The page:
Nor is it the task of the economy to dictate, through government, what should be taught. The old script is written by the economy, handed to government and passed on to teachers and professors so that the world produces ‘educated’ adults ready to serve the needs of the economy. But human beings are not here to serve the needs of the economy. The economy is here to serve the needs of human beings. The lines are being written by the wrong players. No new thoughts are possible. The movie is a farce.
Producers working together with consumers and distributors, however, in order to meet real human needs (and not manufacture them), with surplus (i.e. profit) funding a free cultural life – such a way of organising society according to is own logic and lawfulness, has the potential to help cultural life create the true actors the world (including the economy) now needs. Government’s role is to regulate this, to make sure it all takes place, to uphold the policies and laws that human beings themselves decide upon as complete equals regardless of political, economic or any other advantage.
This is the stage and setting that the true drama of the world is asking for. This is what can be created when we move beyond asking, What is right and what is wrong? to asking, What is healthy? The stage and setting itself must be re-created by true actors – true human beings – even as they find their own true roles. The twin dramas of self-development and world-development today belong together. The whole performance – the whole drama – must be held by each individual, even as each individual role is held by the drama as a whole. In one must the other be found, not abstractly, but organically, in reality.
In so doing will we move towards creating a true performance – a true world – in which it is possible to find the true human being; for within the human being the true world shall be found.
The ongoing battle between the forces that stand behind the violence of the neo-liberal agenda of elite globalisation on the one hand, and the violence of jihadism on the other – the battle between the polarities of fundamentalism on one side and fundamentalism on the other – has become ‘old hat’. We must have the courage to find new hats, to fashion a middle path, to create our true roles. Each one of us has the potential to do this, regardless of the size of the stage we now find ourselves upon. We are each one of us our own director in this sense. The world is created anew whenever we make it anew through our own true perceiving and true acting. For what we perceive when we consciously and selflessly penetrate through to the truth – to the essence of things – are selfless, creative, and imaginative forces which stand on the side of humanity, which stand on the side of the human being. These forces – and the thoughts they make possible – are immaterial – they are spiritual forces, spiritual beings; not ones that we need to believe in, but ones that we can come to see, to know, and to work with as free individuals. This is the place – the wellspring – from which the inspirations – from which the muses – of the rewriting of our own lives and the world can proceed, for this is the realm in which our thinking and resulting actions are free. Anything less, and we are not truly actors, but re-actors. Anything less, and the films or whatever else we create are lacking. But in striving, again and again, to open our eyes, our hearts and our will in order to make a vessel there for our own true selves and the true selves of others, as well as all of the spiritual creativity that can pour into the world from this field through our deeds – then a new and better world has the chance of coming into being – then a new and better page in the long drama of the world will be written by free human beings in service of true and conscious evolution, out of love.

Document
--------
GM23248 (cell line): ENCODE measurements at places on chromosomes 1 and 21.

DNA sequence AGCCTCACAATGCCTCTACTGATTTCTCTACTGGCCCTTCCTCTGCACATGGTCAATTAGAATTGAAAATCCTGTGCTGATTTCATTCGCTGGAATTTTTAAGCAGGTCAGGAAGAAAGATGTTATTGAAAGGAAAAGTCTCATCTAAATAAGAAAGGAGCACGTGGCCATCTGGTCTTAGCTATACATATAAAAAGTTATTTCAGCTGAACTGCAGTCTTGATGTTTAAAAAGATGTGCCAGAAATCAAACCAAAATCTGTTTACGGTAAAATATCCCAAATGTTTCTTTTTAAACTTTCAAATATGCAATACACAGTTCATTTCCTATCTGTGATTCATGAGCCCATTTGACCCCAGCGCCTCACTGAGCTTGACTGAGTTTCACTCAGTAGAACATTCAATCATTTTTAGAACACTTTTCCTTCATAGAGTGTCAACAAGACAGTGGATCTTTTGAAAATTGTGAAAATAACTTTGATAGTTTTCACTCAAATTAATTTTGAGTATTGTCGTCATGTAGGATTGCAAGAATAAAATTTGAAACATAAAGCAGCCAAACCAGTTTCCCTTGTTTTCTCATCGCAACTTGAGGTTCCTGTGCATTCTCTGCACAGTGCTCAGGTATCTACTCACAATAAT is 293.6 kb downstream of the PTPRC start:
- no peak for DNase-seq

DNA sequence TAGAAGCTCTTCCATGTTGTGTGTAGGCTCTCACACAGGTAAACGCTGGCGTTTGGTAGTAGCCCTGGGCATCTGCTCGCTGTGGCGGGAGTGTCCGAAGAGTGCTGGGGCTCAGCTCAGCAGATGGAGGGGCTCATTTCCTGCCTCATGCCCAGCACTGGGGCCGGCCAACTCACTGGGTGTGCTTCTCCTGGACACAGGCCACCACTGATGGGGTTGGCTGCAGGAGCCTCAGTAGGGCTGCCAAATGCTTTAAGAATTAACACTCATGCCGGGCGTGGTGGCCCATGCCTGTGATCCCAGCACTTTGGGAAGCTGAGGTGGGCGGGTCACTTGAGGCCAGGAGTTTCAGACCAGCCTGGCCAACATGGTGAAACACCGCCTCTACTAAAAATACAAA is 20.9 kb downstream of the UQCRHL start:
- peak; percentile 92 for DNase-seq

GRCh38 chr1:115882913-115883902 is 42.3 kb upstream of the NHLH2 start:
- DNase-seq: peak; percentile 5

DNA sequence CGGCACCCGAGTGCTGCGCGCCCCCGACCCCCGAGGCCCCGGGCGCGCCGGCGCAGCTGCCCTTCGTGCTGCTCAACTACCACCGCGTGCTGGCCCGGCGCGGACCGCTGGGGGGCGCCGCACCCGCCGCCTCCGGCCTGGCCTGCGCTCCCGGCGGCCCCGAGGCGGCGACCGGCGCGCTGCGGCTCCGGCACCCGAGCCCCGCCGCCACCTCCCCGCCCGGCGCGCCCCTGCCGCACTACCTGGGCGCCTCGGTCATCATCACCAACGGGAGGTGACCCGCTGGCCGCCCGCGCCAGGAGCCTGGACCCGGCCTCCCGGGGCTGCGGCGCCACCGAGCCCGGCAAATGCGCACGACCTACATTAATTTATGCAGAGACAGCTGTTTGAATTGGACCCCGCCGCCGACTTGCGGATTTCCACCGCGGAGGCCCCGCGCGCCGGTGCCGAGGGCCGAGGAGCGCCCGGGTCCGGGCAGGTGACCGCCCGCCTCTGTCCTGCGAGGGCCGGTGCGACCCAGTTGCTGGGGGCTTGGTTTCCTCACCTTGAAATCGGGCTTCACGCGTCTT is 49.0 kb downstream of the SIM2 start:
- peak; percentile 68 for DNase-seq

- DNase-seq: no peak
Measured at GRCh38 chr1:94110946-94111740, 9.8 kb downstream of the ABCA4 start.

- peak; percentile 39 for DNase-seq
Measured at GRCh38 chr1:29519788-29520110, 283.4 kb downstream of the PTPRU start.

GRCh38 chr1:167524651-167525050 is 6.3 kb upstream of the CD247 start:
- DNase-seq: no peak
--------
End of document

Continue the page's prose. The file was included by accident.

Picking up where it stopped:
John Stubley, Ph.D.
A fine article, John, and one I found most illuminating. Thank you.
“We cannot solve our problems with the same thinking we used when we created them.” Einstein’s words are most apt, yes, but changing how we think is not enough. To my mind, personal and social transformation go hand in hand. Changing our own behaviour, alone, is apolitical. While our responsibilities begin at home, true, one person cannot change the world without the involvement of others. In short, it takes one spark to ignite a flame, but it is the fire itself that transforms the world.